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VIDEO: The climate change threat to coastal towns

VIDEO: The climate change threat to coastal towns

Published by the Pirate FM News Team at 5:57pm 8th September 2017. (Updated at 8:51am 10th September 2017)

Rising sea levels, flooding and polluted water pose a direct threat to people living in coastal areas like Cornwall.

That is the warning from Exeter University scientists, who say action should be taken to protect our health.

In an evidence review commissioned by the Government Office of Science, the Medical School research team identified threats posed to people living in seaside towns including from climate change and rising property prices, partly fuelled by high levels of tourism.

Around 17% of the UK's population lives in coastal communities, with coastal industries making a major contribution to the UK economy.

Despite the outdoor lifestyle that coastal dwelling affords, over-development, the reduction of the fishing industry and a transient, seasonal workforce is affecting coastal communities and their schools and health services.

Tourism to coastal towns and villages generates around £17 billion a year but the report has found that the desirability of living on the coast and the popularity as a retirement destination is pricing many local people out of the housing market.

The review of evidence on the health and wellbeing of coastal communities, by a team of Medical School academics including Professor Michael Depledge, Dr Rebecca Lovell and Professor Lora Fleming, has been published on the Government Office for Science website as part of its Foresight series.

The paper also sets out the many benefits of coastal living and points out the importance of protecting coastal environments.

The team points out that action can be taken to protect health, saying: "Avoiding 'inappropriate' coastal development 'could have multiple benefits' while 'sensitive development, responding to local needs, would enhance protection of vital natural eco-systems which help defend coastal communities from extreme events'."

The threats the research team, based at the European Centre for Environment and Human Health at the University of Exeter Medical School, identify include:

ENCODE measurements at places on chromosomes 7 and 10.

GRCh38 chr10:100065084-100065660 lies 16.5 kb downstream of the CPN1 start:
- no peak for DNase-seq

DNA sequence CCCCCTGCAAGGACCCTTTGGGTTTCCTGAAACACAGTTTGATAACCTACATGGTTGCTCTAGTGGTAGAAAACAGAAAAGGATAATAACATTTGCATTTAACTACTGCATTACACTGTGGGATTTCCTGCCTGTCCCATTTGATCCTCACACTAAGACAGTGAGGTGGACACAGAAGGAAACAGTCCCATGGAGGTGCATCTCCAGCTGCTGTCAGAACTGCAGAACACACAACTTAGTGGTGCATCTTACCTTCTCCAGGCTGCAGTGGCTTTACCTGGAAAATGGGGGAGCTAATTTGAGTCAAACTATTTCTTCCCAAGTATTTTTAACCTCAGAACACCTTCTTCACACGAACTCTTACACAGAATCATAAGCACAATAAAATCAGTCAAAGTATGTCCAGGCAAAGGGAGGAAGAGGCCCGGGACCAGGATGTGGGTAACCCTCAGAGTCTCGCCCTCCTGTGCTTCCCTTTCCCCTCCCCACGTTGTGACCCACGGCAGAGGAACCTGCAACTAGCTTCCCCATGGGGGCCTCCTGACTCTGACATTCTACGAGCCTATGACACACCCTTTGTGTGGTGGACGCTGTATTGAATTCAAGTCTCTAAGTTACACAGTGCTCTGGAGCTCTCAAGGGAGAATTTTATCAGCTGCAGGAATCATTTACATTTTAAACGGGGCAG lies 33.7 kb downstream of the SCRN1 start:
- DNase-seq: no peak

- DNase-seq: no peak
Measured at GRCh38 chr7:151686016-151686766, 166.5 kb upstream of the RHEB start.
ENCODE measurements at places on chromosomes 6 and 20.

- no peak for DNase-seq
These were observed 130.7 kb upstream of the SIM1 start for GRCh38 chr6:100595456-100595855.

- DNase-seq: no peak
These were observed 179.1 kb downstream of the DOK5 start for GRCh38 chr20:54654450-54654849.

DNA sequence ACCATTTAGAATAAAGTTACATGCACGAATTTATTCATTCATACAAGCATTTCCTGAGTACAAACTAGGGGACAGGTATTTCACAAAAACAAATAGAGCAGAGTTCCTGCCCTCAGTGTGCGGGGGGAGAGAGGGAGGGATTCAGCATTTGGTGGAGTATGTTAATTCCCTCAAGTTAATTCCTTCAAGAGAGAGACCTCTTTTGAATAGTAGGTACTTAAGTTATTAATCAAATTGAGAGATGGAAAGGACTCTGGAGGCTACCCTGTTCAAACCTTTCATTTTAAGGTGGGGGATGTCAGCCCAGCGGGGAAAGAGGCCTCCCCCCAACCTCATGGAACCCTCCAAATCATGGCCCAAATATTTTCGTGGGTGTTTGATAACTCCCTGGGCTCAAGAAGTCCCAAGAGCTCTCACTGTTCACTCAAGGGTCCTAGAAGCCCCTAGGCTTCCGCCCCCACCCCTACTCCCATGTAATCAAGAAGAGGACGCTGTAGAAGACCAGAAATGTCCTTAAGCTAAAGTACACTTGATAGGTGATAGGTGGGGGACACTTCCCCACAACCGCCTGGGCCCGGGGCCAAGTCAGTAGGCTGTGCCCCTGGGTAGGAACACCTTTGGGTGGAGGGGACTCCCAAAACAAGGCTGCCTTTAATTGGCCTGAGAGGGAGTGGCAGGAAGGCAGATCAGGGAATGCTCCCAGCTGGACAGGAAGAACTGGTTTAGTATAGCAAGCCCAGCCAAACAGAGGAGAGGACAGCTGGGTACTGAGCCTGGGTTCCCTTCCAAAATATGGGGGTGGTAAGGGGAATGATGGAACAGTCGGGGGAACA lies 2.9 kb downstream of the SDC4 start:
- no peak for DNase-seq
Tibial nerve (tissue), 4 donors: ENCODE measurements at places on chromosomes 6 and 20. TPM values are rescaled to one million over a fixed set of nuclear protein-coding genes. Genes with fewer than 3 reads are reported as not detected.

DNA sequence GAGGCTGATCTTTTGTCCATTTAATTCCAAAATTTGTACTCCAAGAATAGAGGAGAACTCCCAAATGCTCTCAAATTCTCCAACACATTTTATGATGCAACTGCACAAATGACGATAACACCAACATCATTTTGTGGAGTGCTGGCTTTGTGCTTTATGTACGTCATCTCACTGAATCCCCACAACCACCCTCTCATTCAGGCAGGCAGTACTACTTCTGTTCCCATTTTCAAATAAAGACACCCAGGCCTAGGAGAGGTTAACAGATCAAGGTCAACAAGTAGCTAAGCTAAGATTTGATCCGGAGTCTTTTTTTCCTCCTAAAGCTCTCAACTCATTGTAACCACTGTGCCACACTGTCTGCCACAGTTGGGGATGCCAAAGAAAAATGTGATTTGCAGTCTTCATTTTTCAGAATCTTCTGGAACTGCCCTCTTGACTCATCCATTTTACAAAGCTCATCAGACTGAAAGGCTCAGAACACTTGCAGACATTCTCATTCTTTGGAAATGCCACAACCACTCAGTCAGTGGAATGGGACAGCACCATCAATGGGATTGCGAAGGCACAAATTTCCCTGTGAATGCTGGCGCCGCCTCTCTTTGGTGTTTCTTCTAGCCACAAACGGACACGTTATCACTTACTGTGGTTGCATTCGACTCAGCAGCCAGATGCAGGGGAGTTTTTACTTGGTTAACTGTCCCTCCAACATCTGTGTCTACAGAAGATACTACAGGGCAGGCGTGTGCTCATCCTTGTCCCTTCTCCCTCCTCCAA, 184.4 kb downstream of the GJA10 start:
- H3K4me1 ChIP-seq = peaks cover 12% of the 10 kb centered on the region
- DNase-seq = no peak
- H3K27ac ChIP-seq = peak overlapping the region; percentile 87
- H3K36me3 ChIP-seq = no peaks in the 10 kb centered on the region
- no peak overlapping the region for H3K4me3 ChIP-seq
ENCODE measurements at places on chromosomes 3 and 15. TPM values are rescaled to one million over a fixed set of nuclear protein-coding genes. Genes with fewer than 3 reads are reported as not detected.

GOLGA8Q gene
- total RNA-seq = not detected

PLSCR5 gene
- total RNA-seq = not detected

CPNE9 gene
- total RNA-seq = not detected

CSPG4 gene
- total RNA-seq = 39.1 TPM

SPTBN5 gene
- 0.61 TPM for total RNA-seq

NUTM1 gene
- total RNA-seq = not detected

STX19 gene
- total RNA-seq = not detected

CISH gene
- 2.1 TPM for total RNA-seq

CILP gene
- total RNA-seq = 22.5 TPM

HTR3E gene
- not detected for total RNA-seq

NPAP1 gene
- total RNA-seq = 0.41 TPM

· More than 11 million people live in coastal areas, but the population is older than in the general population. A sample of 274 coastal communities found 20% were 65 or over, compared to 16 per cent nationally.
· A higher proportion of residents in coastal towns rent privately live in shared houses, guest houses and hotels compared to other communities.
· An exodus of young people from seaside towns with more pensioners retiring on the coast is putting pressure on the health service and boosting house prices.
· In England and Wales, 113,000 residential properties, 9,000 commercial properties and 5,000 hectares of agricultural land are at risk of coastal erosion. The total capital value of these assets is £7.7 billion.
· Degradation of coastal wetlands and poor urban planning exacerbates the impact of coastal flooding.
· Pollution of the sea by industrial, domestic and medical chemicals poses a health threat to people living in coastal areas. Bacteria, viruses, fungi and parasites from the discharge of human sewage and animal waste can cause gastrointestinal, respiratory, and skin diseases during swimming,
· Climate change by 2080 will 'pose a significant threat', with sea level rise of up to one metre, increasing winter storms, coastal flooding, rising temperatures, further coastal erosion and the reworking of sediment.

Watch the devastation caused by flooding in a Cornish village earlier this summer...

Professor Michael Depledge, who led the study, said: "The dilemma facing governments around the world is that more and more people are choosing to live near or by the coast where outdoor lifestyles foster better health.

"Unfortunately this also exposes them to health growing threats from the sea as climate change proceeds.

"We hope that this report will aid policymakers to develop strategies to capture benefits while minimising the dangers".

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